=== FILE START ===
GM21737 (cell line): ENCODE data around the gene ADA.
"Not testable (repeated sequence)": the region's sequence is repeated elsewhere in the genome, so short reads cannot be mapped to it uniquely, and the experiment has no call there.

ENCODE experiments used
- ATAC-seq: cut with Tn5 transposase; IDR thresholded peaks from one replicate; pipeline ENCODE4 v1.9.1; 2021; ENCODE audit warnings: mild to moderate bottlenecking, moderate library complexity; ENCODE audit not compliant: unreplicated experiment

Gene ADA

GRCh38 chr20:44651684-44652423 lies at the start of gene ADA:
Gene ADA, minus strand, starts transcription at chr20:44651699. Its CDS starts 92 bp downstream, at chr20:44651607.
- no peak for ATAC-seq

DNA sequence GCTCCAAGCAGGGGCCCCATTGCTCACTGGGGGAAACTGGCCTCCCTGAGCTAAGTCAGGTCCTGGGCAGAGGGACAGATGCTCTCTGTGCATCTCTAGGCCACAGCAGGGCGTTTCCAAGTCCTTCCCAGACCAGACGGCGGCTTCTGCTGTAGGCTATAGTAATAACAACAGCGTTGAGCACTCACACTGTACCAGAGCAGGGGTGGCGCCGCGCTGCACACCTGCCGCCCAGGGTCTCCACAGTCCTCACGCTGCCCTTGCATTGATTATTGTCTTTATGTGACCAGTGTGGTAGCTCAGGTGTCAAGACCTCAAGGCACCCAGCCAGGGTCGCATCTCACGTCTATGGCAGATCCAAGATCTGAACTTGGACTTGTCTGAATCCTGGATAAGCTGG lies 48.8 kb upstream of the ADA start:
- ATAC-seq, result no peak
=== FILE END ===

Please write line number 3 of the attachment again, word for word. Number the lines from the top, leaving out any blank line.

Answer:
ENCODE experiments used